Please correct me if I am wrong.


RE: Type "C" Soil Classification for Excavations

not sure where you are coming up with 15% fines. My OSHA manual does not give a percentage. If you consider it to be "cohesive soil", you must have compressive strength estimates to further classify it as Type B. Otherwise, I feel you must classify it as Type C to be on the safe side.

RE: Type "C" Soil Classification for Excavations

One more question about Soil type C,

In case water level is located at the middle depth of my excavation, for sure it is Type C. Soil properties belong to a Type B soil. In case I de-water, water is not supposed to drain freely through the walls of the excavation since water level is lowered. Does this de-watering procedure changes my soil to type B, as water is not present anymore, Or will it still remain as Type C?,

What do you think?

RE: Type "C" Soil Classification for Excavations

even if you dewater, you still need to meet the other requirements for Type B.

  1. cohesive soil with unconfined compressive strength greater than 0.5 tsf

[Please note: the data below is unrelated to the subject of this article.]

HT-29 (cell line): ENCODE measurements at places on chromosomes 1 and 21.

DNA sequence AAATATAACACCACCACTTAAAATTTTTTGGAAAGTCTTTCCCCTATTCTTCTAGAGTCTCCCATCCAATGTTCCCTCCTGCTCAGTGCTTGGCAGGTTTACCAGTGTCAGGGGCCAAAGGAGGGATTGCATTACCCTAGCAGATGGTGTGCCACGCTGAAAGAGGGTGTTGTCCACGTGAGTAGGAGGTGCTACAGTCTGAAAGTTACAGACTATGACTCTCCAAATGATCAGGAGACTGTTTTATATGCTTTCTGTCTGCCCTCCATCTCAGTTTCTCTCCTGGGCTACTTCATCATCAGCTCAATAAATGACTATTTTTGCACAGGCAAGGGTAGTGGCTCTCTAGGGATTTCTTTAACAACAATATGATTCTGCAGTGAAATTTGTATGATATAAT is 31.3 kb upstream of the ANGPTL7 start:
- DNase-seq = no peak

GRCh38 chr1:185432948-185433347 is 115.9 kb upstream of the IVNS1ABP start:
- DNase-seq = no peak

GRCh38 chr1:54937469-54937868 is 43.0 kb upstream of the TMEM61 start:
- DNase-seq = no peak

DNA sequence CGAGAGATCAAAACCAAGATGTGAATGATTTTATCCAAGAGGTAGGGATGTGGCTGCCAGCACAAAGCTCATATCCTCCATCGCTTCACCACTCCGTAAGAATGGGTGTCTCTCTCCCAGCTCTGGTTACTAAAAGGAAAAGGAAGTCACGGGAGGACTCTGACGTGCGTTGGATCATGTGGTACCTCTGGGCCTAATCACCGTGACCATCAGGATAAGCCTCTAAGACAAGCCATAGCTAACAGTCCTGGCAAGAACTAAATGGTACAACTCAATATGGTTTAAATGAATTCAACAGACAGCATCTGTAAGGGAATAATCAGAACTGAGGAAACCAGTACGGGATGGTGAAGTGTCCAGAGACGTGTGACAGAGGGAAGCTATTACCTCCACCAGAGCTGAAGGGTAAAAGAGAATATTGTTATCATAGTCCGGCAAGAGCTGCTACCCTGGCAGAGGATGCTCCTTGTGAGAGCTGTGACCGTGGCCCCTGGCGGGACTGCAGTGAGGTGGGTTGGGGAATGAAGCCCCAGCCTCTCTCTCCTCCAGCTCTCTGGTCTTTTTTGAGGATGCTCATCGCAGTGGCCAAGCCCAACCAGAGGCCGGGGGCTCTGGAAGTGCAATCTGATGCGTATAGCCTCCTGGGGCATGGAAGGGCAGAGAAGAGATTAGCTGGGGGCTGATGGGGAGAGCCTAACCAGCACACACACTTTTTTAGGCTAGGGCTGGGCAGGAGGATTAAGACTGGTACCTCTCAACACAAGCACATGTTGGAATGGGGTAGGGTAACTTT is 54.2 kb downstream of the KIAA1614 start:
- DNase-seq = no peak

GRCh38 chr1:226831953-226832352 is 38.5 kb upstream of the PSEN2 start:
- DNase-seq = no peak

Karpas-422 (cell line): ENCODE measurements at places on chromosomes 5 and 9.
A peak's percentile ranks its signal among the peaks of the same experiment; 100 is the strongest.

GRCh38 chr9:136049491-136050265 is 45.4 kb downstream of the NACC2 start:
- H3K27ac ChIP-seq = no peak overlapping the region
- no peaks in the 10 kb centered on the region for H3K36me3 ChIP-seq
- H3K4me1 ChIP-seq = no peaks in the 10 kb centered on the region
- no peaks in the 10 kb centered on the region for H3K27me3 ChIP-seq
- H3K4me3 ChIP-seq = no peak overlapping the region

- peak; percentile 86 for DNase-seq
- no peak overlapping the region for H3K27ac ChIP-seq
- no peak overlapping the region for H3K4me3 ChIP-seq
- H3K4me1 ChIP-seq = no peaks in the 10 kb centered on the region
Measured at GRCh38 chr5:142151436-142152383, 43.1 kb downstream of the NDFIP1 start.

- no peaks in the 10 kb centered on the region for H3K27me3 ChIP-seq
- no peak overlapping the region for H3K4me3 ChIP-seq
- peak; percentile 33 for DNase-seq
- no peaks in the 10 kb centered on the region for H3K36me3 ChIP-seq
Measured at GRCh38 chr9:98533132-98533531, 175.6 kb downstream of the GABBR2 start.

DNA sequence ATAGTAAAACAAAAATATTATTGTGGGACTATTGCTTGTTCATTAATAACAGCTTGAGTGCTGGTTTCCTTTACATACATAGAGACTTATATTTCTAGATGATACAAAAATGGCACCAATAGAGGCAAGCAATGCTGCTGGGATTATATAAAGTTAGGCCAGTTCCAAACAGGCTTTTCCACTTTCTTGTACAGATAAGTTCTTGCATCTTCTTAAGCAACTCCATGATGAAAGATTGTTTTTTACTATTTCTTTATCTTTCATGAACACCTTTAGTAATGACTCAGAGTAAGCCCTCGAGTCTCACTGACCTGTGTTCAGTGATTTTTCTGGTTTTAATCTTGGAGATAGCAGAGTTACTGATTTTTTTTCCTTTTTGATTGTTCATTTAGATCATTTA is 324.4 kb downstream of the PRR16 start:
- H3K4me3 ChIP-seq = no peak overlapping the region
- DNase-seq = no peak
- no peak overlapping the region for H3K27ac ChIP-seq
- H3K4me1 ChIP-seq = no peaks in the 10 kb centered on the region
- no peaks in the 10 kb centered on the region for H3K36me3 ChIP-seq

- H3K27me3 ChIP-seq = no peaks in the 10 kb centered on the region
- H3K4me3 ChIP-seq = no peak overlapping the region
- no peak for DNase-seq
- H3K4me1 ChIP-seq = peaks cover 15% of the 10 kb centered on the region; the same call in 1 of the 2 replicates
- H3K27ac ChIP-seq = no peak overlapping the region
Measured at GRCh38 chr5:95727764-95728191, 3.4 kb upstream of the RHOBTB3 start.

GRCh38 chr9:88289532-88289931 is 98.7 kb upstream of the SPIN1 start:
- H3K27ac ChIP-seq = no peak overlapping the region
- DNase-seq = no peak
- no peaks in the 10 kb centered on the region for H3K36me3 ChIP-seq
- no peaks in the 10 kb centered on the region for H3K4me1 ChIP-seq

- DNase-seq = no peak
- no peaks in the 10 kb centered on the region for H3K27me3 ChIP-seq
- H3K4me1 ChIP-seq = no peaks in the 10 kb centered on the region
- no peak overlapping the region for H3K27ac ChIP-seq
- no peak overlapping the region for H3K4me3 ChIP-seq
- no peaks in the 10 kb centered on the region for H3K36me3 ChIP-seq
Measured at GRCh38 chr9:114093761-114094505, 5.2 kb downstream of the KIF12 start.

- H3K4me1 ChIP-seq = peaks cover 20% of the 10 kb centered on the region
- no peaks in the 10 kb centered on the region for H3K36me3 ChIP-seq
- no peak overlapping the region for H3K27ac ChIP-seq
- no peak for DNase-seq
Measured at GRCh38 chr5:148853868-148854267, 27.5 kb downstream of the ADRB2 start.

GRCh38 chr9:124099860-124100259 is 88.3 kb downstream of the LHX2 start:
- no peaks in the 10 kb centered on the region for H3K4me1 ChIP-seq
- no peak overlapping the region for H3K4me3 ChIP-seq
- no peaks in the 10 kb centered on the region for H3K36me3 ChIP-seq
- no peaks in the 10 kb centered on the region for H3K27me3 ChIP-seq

2. granular cohesionless soils including: angular gravel (similar to crushed rock), silt, silt loam, sandy loam and in some cases, silty clay loam and sandy clay loam

RE: Type "C" Soil Classification for Excavations

jmh...Just where are you in the PNW? I'm curious because I grew up in the area but have never worked there.

RE: Type "C" Soil Classification for Excavations

Yeah, same here. If your clay material at the bottom is hardpan then you might be edging toward type B, however if that margin is lubricated, trench shoring is a must. Also, how are you going to backfill in water? I used railroad ballast in a project in Centralia until I got above the water table and compaction was great on top of that with CSTC. Let us know.